Green’s Dictionary of Slang

sharp v.

1. to obtain through trickery.

[UK]Cibber Woman’s Wit I i: Let him [...] bilk his Lodging, – and now and then sharp a Play in the Side Box.
[UK]A. Smith Lives of Most Noted Highway-men, etc. I 201: A curious Gold Medal, which he had sharp’d somewhere.

2. to trick, to defraud; thus sharping adj.; sharping n.

[UK]Whores Rhetorick 84: She or he that intends to sharp a Bawd [...] must get up before Lucifer.
[US]Dryden King Arthur Prol. 38 n.p.: Among the rest there are a sharping set That pray for us, and yet against us bet [F&H].
[UK]N. Ward Wooden World 13: Should a half-starv’d Sailor sharp a Pair of old Shoes from him, he would surely drub the pilfering Cur to Death for it.
[UK]N. Ward Compleat and Humorous Account of Remarkable Clubs (1756) 261: He was forced to make use of the wicked Wit he had learn’d, and turn as sharping a Town-Shift.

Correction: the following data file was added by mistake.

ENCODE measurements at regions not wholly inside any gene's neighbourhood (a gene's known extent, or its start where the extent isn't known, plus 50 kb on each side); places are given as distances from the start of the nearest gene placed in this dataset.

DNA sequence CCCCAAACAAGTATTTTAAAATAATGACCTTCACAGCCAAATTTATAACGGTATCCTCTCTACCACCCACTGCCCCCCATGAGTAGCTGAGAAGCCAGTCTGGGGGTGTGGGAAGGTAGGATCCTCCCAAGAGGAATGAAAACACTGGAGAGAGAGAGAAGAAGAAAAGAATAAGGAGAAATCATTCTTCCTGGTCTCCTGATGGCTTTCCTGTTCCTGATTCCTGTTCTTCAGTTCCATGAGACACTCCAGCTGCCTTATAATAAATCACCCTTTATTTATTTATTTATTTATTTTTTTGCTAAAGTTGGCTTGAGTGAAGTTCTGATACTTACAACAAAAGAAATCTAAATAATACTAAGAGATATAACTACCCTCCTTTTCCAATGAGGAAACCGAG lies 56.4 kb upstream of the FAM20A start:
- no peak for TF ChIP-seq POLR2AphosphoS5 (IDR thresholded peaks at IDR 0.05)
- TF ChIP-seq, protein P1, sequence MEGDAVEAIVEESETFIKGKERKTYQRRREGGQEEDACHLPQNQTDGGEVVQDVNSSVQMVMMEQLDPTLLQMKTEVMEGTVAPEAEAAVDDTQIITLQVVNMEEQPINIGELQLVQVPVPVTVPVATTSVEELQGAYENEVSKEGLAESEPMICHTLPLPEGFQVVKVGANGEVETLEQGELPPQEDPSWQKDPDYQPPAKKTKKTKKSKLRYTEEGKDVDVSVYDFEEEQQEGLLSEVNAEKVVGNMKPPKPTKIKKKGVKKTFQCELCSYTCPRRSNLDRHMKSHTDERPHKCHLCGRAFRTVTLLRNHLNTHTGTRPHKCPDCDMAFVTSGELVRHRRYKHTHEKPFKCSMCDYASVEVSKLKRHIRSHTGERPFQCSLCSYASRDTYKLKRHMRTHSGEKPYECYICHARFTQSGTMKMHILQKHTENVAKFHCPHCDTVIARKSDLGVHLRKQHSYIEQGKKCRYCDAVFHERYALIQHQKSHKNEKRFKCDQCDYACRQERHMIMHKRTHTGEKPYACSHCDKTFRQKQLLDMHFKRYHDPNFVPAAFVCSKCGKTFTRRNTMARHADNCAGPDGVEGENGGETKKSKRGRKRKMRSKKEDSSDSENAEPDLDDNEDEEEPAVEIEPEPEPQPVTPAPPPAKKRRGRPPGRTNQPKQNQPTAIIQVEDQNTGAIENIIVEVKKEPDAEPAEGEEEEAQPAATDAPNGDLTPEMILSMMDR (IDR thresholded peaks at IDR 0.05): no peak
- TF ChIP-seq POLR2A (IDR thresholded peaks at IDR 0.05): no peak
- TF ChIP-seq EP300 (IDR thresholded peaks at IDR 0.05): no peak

[UK]O. Goldsmith Life of Richard Nash in Coll. Works (1966) III 348: He was gaming just now with a sharping fellow, and lost forty shillings.
[UK]Vaux Vocab. of the Flash Lang.
[UK]Wild Boys of London I 292/2: He was determined to sharp the sharpers. And he did to rights.
Besant & Rice Ready-Money Mortiboy 148: It is not usual to see men play in your fashion. You have sharped us, sir – sharped us.
[UK]Binstead & Wells Pink ’Un and Pelican 26: The dirty little pothouse clubs — where ‘stay-at-home sportsmen’ sate and sharped each other.
[UK]B. Cronin Timber Wolves 221: From the boss down, you’re a set of sharping blackguards.